Back then, I didn’t think to save much in the way of seller photos or details. This wasn’t anything even approaching a restoration, so it’s not a huge loss. I remember that the original seller was knowledgeable about it and very kind to talk to me about it, too. They told me that it was a piece from the Taisho Era, but didn’t give me a specific date–or at least none that I can remember. I’m not feeling inclined to argue with them. The sleeve length, the amazing red lining, the beautiful gradient from red to pink to white in some of the ume (plum blossoms), the texture of the silk; these are all very classically Taisho style things.

Let’s talk about the details on this piece, because there’s a lot to talk about. With ume and matsu (pine), this is a seasonal piece meant for winter. But I wear it whenever I please because, as I like to say, fuck the police. The petals and pollens of the little plum blossoms are lined in kinsai (gold paint), and much of the pine sprigs are embellished with gold couching.

Many of the ume blooms are also embroidered in soft silk floss as well:

This is also a kimono that’s a colossal pain in the ass to photograph. Not that I have to do any color corrections or anything to it, it’s fine as far as that goes. It’s just that there’s just so goddamn much fine, exquisite, perfect detail that I feel like I could take a picture of every square inch of this thing and still miss something amazing. Every line of kinsai drawn, every shadow of branch, every soft floss of embroidery, and every accent stitch has been done so perfectly and so purposefully that it’s just incredibly difficult to pick a few pictures to represent it.

Suffice to say, I feel compelled to grab people by the back of their head and smash their faces into my kimono and scream “LOOK AT IT.” You know. Like a normal, well adjusted adult with average people skills.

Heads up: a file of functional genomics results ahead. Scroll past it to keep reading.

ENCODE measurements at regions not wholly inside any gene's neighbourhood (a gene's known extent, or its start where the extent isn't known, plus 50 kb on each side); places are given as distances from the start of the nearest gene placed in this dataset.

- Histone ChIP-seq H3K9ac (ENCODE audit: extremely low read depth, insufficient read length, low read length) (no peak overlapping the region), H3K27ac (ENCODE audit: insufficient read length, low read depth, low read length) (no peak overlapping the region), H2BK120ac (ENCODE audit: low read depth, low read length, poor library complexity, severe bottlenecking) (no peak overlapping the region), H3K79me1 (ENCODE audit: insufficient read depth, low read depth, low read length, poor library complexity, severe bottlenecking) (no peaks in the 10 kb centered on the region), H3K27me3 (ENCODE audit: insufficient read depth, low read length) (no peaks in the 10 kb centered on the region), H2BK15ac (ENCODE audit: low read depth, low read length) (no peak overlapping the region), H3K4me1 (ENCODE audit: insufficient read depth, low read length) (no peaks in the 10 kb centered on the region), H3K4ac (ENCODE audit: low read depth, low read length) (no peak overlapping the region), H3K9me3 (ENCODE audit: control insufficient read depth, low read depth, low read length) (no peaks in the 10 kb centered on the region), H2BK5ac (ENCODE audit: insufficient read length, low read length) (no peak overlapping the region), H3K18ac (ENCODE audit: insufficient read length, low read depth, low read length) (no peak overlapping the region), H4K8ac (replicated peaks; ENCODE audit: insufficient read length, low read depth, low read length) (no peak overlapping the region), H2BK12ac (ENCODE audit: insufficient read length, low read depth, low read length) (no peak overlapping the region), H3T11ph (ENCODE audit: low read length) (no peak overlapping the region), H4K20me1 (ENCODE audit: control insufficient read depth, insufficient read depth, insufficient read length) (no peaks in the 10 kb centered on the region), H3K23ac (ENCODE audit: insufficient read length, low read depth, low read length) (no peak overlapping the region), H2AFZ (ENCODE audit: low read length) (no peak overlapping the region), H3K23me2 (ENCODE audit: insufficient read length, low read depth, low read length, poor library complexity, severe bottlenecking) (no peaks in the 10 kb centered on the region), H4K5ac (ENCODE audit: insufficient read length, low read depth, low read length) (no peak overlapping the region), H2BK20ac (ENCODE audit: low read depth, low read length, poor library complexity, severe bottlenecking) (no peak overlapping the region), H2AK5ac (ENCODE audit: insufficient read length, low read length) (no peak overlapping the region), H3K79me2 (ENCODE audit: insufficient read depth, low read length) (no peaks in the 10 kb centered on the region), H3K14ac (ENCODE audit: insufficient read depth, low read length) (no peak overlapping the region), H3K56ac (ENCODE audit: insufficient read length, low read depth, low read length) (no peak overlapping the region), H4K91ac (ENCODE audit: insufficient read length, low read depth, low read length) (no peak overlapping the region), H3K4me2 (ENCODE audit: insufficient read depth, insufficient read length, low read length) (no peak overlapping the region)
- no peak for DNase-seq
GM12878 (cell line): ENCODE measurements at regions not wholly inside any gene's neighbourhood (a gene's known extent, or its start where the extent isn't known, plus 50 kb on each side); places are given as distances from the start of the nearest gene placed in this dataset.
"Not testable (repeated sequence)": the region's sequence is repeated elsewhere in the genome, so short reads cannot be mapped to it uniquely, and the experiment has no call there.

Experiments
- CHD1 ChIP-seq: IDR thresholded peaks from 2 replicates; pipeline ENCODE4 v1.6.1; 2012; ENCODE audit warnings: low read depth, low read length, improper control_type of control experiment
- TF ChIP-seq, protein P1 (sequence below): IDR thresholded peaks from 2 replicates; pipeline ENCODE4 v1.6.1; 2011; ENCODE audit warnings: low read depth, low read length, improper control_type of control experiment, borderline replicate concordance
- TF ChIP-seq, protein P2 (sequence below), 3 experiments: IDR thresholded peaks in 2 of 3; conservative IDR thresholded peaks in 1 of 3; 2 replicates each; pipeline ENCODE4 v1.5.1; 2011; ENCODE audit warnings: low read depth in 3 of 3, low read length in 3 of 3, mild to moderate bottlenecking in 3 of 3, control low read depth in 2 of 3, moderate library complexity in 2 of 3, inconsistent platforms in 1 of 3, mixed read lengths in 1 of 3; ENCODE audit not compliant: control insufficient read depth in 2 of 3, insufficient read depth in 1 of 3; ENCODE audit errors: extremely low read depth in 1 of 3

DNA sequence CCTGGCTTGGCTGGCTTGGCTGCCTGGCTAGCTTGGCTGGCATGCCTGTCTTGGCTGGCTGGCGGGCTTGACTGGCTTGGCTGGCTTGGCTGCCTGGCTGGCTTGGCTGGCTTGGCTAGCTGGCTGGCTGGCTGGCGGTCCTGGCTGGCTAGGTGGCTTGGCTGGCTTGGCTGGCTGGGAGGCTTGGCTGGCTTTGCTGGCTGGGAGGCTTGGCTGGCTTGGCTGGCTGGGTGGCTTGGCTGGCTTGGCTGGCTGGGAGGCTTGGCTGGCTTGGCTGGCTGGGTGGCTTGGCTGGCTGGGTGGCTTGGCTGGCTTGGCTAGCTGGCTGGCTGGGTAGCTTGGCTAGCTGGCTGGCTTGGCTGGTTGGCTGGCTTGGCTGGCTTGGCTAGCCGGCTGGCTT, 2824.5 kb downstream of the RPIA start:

There have been two alterations that I’ve made to this kimono. One, because I made the decision that I will literally never get rid of this and they can pry it from my cold dead fucking fingers, I changed the kamon. They were simple kiri (paulownia) crests before. I probably could do a better job of changing over crests now than I could back then, but I’m not particularly worried about it. I side-eye 24 year old Becky for lots of things, but this isn’t one of them. The second thing, which isn’t actually pictured, is that I installed a snap at the back of the collar. As you can see, this kimono has a nice wide collar. When worn, the collar is meant to be folded in half inwards and at an angle to make a nice V when it crosses over the chest. This was just to make it easier to wear. A lot of kimono have a preinstalled snap, or a little pull string that will hold the collar closed in this way for you. Work smart, not hard.

And now all the way down here at the bottom of this entry, I leave you with this:

Pictured: *Plane noises intensify*

It was the ass-end of July, 2011. I was almost 25, and at an anime convention in Baltimore, Maryland called Otakon. That night, I had met the lovely Nancy McDonough of Kyoto Kimono, who I just recently crossed paths with again when she gave me this beautiful uchikake to restore (which will be done in the next few days). I had received a million compliments on my outfit, even though I was wearing regular-ass shoes because the zori were hurting my feet by that time of night. It was hot as fuck, but we were in good spirits. I was with my husband (just behind me giggling), my sister (out of frame), and my brother in law (took the picture) as I raced up the street from the convention center making very loud airplane noises with my “wings” out. Because yes, I have always been like this. It was that or ORK ORK ORK like an awkward seal, and it was just too hot for that.

I didn’t know that night that in ten years, I’d be sitting here hunting for that picture. Because even though it was a great night, shit was hard for me in that time of my life. I wish I could tell her that everything was going to get so much better. I had no idea I’d be sitting here now surrounded by kimono that I’ve loved and restored, and some I’m working on, with coming up on 6000 views on my adventures in doing so. I didn’t know I’d feel so loved and supported like this.

Life is fucking weird. Now, where’s that lizard alien creature? I’m fucking starving.


2 thoughts on “Taisho Kuromontsuki-Living The Dream